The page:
College hockey: Maine's best team is the University of New England – Kennebec Journal & Morning Sentinel


WATERVILLE — The best college hockey team in the state of Maine doesn’t come from the New England Small College Athletic Conference, where rivals Colby and Bowdoin compete, and it doesn’t come from the once perennial national powerhouse University of Maine.

One has to drive much further south, more than 150 miles from Orono, to find the state’s best hockey offering.

Biddeford hosts the University of New England, the No. 8 team in the nation in both NCAA Division III polls this week. The Nor’easters were 11-3-0 entering Tuesday night’s non-conference meeting with Colby at Alfond Rink, and the program has its sights set on a second straight Commonwealth Coast Conference championship this season.

“It’s been a good start to the year for us,” UNE head coach Kevin Swallow said prior to puck drop Tuesday night. “The challenging part of our schedule is the second half. Obviously, we’ve got a good record right now, but the second half will really show us where we’re at.”

Swallow, a Michigan native who played college hockey at both Dartmouth and Maine (2010), has been at the UNE helm for five seasons now. Ranked nationally since midway through the 2017-18 season, UNE remains in the national conversation as one of the best programs in Division III and the Nor’easters are trying to take the next step from conference champions to national title contender.

But being Maine’s best Division III team also comes with its share of attention — which isn’t always good.

“I think it’s kind of cool to be ranked, but at the same time it’s really nothing but a number next to your name,” Swallow said. “College hockey has gotten so good across the board that any team can beat anyone on any given night. It kind of puts a target on our backs, where we know we’re going to get the other team’s best effort every night.”

Colby and UNE have a history. Not only do the Mules play each of the other Division III teams in Maine annually — Bowdoin twice in NESCAC play, with non-league games against UNE and the University of Southern Maine yearly staples on the schedule — but the two met in the opening round of the 2018 NCAA Tournament.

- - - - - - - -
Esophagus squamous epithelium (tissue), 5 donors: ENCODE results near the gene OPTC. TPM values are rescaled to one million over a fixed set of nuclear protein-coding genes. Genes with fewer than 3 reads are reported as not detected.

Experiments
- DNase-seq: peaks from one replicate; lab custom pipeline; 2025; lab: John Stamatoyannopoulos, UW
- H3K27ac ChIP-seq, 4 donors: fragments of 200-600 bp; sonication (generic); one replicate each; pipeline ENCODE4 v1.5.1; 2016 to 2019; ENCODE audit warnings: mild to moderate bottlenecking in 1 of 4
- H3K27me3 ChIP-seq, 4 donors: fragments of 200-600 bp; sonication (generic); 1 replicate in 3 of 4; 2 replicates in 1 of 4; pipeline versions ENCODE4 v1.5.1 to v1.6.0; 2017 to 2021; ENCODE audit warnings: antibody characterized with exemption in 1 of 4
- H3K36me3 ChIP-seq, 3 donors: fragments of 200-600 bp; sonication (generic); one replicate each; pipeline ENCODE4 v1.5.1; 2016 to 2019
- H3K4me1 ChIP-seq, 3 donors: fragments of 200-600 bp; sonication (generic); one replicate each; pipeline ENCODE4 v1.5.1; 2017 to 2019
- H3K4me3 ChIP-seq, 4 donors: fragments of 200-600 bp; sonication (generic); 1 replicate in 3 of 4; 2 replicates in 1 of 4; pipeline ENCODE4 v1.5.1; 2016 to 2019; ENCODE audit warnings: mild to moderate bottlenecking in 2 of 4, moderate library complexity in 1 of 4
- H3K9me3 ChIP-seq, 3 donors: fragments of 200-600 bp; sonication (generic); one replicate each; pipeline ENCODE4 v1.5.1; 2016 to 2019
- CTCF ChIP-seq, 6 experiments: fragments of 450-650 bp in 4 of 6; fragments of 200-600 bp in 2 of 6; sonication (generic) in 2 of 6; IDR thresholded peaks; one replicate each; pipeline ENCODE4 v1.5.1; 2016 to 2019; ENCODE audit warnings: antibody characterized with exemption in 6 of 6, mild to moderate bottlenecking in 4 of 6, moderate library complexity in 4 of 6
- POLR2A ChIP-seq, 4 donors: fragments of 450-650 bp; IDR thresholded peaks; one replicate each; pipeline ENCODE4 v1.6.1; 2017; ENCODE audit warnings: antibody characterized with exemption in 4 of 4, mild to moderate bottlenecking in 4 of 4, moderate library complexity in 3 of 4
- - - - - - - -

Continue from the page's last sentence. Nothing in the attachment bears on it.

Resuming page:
That year, Colby advanced to its first Frozen Four appearance in program history. While that run included ending the Nor’easters season early, UNE hasn’t slowed a bit since.

Led by senior forward Ryan Bloom and his 20 points this season (8 goals and 12 assists, both team highs), Swallow’s team still features an explosive offense at nearly five goals per game (4.93) to rank second in the nation and a power play clicking along at 25 percent efficiency for the season.

“Now, (scoring) is spread out across our roster,” Swallow said. “We’ve got a lot of depth at every single position, and we get a lot of contributions from the first line through the fourth line and the first defenseman through the sixth defenseman every night.”

There are 11 players in the Nor’easter lineup with nine or more points through the first 14 games this season, including senior defenseman Ryan Burr (3-10-13 totals). By contrast, Colby has just two players with nine or more points this season.

Neither of those Mules featured Tuesday, with leading scorer Justin Grillo (4-6-10) missing his second straight due to injury and J.P. Schuhlen (2-7-9) a healthy scratch.

Given the truncated nature of the NESCAC schedule, Colby head coach Blaise MacDonald routinely utilizes unfamiliar faces on his roster in non-conference games. Tuesday night’s game was no different, with Jalen Kaplan seeing just his second game of the season and freshman Brooks Gammill seeing his first action of the season.

Swallow historically has looked at non-conference games as must-win, given UNE’s charge to an at-large bid to the NCAA Tournament in 2018. With losses to Williams and Endicott over their last nine games, the Nor’easters are focusing on the CCC. Currently, UNE sits one point ahead of 10th-ranked Salve Regina, the 2018 national runner-up.

“Two years ago, I think we won every non-conference game that season. Where we’re at right now, the at-large bid is kind of the window for us,” Swallow said. “This game (against Colby) and the game the other night against Morrisville, we were trying a few different guys in a few different situations.”


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